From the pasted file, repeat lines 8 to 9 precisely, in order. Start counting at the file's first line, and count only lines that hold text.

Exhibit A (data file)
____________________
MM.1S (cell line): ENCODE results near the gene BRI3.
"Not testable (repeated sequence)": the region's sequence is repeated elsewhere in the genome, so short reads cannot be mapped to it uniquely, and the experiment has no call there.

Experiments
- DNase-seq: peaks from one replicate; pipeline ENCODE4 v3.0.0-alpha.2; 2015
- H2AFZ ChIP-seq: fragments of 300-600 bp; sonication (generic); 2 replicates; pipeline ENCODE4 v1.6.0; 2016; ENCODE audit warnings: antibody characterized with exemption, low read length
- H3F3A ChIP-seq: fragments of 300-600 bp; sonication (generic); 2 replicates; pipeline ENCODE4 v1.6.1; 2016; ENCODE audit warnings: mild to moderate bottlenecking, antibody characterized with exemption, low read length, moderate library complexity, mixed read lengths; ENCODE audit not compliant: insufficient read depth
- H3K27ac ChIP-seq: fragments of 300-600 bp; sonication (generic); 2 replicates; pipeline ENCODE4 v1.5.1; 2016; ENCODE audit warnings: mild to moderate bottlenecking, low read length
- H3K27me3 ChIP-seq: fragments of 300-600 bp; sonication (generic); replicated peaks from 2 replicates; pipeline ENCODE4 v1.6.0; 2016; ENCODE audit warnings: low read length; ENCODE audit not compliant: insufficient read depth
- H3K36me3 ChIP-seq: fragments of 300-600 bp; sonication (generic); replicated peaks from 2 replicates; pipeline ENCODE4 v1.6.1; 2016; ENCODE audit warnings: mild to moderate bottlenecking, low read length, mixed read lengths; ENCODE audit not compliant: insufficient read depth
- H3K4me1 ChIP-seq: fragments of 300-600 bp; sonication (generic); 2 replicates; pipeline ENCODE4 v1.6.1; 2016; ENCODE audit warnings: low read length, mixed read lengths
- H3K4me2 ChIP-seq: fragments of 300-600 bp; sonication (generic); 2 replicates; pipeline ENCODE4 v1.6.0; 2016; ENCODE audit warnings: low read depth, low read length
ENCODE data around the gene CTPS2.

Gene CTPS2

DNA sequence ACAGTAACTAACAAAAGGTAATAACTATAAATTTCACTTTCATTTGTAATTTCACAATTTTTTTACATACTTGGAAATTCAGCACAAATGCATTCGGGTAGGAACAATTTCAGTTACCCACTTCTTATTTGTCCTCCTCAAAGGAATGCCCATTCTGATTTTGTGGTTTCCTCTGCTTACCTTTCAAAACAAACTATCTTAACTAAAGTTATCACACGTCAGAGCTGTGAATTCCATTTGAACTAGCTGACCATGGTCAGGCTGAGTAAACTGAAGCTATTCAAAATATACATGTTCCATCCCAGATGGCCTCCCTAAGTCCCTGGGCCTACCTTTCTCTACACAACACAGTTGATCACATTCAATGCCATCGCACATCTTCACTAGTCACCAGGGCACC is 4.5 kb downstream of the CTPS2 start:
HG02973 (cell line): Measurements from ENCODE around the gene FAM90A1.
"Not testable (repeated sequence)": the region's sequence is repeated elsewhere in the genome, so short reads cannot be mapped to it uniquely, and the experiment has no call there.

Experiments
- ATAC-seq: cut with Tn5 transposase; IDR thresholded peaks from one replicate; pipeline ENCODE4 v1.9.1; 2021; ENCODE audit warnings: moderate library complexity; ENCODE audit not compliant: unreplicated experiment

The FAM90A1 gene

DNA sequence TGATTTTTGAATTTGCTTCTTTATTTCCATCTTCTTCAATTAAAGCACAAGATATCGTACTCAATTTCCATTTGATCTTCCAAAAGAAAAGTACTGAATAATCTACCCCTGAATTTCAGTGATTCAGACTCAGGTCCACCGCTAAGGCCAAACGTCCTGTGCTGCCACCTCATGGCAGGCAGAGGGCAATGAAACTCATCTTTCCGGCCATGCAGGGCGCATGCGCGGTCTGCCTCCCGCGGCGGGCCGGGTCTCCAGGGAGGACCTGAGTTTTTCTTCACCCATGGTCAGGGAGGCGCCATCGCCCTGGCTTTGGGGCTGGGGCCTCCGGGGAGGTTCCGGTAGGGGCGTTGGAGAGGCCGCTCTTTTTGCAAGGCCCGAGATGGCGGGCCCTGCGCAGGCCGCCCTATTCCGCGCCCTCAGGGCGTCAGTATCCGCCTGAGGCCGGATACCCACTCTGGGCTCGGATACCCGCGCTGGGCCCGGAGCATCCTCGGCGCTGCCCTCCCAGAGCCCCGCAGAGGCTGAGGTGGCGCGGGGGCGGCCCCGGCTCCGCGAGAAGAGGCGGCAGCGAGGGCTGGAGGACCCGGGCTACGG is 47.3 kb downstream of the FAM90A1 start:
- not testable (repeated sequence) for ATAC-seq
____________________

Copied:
- H3K27me3 ChIP-seq: fragments of 300-600 bp; sonication (generic); replicated peaks from 2 replicates; pipeline ENCODE4 v1.6.0; 2016; ENCODE audit warnings: low read length; ENCODE audit not compliant: insufficient read depth
- H3K36me3 ChIP-seq: fragments of 300-600 bp; sonication (generic); replicated peaks from 2 replicates; pipeline ENCODE4 v1.6.1; 2016; ENCODE audit warnings: mild to moderate bottlenecking, low read length, mixed read lengths; ENCODE audit not compliant: insufficient read depth